Court denies expansion of patients' access to experimental drugs
■ Untested medications could not only hurt dying patients' quality of life but hasten their deaths, judges say.
By Amy Lynn Sorrel — Posted Sept. 10, 2007
Physicians say a recent federal court decision prohibiting early access to unapproved prescription drugs protects seriously ill patients and the clinical trial process.
The U.S. Court of Appeals for the District of Columbia Circuit ruled in August that terminally ill patients do not have a constitutional right to use medications before they are cleared by the Food and Drug Administration.
The Abigail Alliance for Better Access to Developmental Drugs, joined by the Washington Legal Foundation, sued the FDA in 2003 over the issue. The organizations say dying patients with no other treatment options should get special approval to use treatments outside the clinical trials process as long as the drugs have made it through phase I testing and shown initial effectiveness and acceptable side effects. The Abigail Alliance -- named after the founder's daughter who died of cancer while seeking access to investigational drugs -- argued that forcing patients to wait violates their right to self-preservation.
But judges, in an 8-2 decision, said the government has a legitimate interest in protecting patients from potentially unsafe drugs.
"Although terminally ill patients desperately need curative treatments ... their deaths can certainly be hastened by the use of a potentially toxic drug with no proven therapeutic benefit," Judge Thomas B. Griffith wrote. He said the right to self-preservation "cannot justify creating a constitutional right to assume any level of risk without regard to the scientific and medical judgment expressed through the clinical testing process."
The ruling overturns a May 2006 decision by a three-judge panel of the court. Griffith suggested that if patients want to change the regulatory system, they seek legislative relief.
The FDA praised the decision. The agency said it is exploring ways to expand existing compassionate-use programs that make experimental drugs available to physicians and seriously ill patients under limited circumstances. But unfettered access is not the answer, the agency said.
FDA spokeswoman Crystal Rice said the decision upholds the "FDA's role in facilitating appropriate treatment access to investigational therapies, while at the same time protecting the public at large by requiring that drugs are proven to be safe and effective before they may be marketed to U.S. consumers."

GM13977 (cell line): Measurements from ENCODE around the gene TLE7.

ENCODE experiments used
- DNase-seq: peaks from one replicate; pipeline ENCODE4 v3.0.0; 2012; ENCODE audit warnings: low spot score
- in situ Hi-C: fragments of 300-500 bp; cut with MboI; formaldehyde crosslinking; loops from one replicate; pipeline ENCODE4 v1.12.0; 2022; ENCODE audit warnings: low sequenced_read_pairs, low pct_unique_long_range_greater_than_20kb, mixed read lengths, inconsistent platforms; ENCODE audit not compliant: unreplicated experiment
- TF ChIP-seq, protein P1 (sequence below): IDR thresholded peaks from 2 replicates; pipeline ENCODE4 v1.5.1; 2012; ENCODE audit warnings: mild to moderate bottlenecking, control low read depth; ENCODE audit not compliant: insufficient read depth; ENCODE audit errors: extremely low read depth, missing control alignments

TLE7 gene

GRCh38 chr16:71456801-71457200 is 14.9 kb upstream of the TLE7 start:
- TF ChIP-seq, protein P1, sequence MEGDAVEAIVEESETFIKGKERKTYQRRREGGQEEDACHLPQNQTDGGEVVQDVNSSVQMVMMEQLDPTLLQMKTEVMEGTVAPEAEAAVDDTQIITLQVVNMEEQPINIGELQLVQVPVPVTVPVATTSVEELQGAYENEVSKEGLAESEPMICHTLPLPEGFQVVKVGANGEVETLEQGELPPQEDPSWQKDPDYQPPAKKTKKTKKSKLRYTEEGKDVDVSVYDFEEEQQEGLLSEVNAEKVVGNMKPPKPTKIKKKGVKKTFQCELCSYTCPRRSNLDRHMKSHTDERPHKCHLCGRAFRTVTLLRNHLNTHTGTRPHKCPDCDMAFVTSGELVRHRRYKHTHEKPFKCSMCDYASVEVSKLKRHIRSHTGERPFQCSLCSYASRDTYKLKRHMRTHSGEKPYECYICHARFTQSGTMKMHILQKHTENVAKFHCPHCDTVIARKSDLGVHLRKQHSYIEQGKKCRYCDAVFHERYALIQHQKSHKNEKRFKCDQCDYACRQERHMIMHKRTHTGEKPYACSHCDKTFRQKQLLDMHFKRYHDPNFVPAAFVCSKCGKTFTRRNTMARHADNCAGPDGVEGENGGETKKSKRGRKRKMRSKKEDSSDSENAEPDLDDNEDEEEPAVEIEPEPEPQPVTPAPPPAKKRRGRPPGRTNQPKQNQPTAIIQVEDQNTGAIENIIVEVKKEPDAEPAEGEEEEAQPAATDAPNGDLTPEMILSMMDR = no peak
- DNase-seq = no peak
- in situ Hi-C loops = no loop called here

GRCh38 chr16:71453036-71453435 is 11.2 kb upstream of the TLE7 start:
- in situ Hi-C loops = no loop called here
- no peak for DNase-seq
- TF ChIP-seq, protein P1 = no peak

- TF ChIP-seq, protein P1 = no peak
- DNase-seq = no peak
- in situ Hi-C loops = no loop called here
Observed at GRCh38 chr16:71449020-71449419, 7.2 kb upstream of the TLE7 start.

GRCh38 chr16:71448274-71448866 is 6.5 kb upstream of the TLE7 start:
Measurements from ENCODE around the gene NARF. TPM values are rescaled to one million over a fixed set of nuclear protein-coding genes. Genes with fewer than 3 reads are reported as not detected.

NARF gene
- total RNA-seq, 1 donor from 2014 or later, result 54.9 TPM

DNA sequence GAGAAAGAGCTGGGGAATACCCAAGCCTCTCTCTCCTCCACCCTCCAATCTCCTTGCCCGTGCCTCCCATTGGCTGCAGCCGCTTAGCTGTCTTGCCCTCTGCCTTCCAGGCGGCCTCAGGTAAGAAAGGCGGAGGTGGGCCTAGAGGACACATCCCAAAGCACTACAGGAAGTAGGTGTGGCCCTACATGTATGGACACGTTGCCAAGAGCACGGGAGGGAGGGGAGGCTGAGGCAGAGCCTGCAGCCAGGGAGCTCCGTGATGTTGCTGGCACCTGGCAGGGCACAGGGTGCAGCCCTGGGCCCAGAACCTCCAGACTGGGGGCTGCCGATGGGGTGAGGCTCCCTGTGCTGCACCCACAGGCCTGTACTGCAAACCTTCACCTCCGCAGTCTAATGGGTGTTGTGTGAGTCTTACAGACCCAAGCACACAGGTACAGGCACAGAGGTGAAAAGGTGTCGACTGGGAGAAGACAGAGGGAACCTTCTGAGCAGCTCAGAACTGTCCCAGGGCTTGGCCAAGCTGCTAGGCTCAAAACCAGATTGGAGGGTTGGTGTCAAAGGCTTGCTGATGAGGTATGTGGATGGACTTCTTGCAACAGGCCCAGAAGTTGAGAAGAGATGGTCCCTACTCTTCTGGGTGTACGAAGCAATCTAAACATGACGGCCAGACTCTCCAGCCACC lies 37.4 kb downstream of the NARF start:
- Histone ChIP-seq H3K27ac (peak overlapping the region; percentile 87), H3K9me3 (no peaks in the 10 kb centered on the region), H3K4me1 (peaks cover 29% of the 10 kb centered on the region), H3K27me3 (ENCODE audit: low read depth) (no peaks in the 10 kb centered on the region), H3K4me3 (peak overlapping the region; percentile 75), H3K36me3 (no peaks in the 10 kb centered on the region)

But Abigail Alliance President Frank Burroughs said the risks are different for dying patients, who are left with no alternatives. The potentially lifesaving benefits of experimental drugs outweigh such danger, he said. The alliance is appealing to the U.S. Supreme Court.
"There is always going to be unforeseen risk, but whose decision should that be?" Burroughs asked. "That should be a decision between a patient and their doctor," he said.
In a dissenting opinion, Judge Judith W. Rogers agreed. "The right to try to save one's life is left out in the cold [by the majority ruling], despite its textual anchor in the right to life," she said. "The court is on even weaker footing when it relies upon the risks entailed in medical procedures to wrest life-and-death decisions that once were vested in patients and their physicians."
Burroughs added that existing FDA programs are open to only a small number of patients who meet specific requirements, making it difficult for most to get in.
Quality of life is crucial
Doctors say they want to help patients get access to lifesaving treatments as early as possible, but without endangering patients' remaining quality of life or the development of promising new drugs.
AMA policy supports expanded access to promising developmental drugs, as long as any changes do not compromise the clinical trials process that gives doctors the necessary efficacy and safety information about a medication.
Allen S. Lichter, MD, executive vice president of the American Society of Clinical Oncology, said only 5% of drugs that make it through phase I clinical trials are approved.
"Frankly, that's because they don't work, or are dangerous, or both," said Dr. Lichter, a retired radiation oncologist. "Exposing patients to these types of agents is not a wise decision."
ASCO, with the Assn. of American Medical Colleges and the National Coalition for Cancer Survivorship, filed a friend-of-the-court brief in support of the FDA.
Dr. Lichter said allowing patients to get around the clinical trials process could undermine the research and hurt physicians' ability to learn from it. He agreed that the FDA's compassionate-use programs, under way for decades, can be cumbersome and exclusive at times. Other times, however, the lack of access is because pharmaceutical companies can't make their drugs available outside of clinical trials because they are expensive to make.
Dr. Lichter said more needs to be done, which is why ASCO has petitioned the FDA to clarify its standards for advanced access to test drugs.
The FDA in December 2006 proposed new rules that would make experimental drugs more widely and easily available to doctors and patients. The regulations also would outline when and how pharmaceutical manufacturers could charge for investigational therapies that might not otherwise be available for treatment use because of their high cost.
The FDA's Rice said the agency is still reviewing comments on the proposed rules.
Abigail Alliance's Burroughs said the proposal "brings about very little change, and as far as the patients we represent, it brings about no change at all." The alliance also is pursuing federal legislation that would give patients with life-threatening illnesses access to drugs in phase I trials.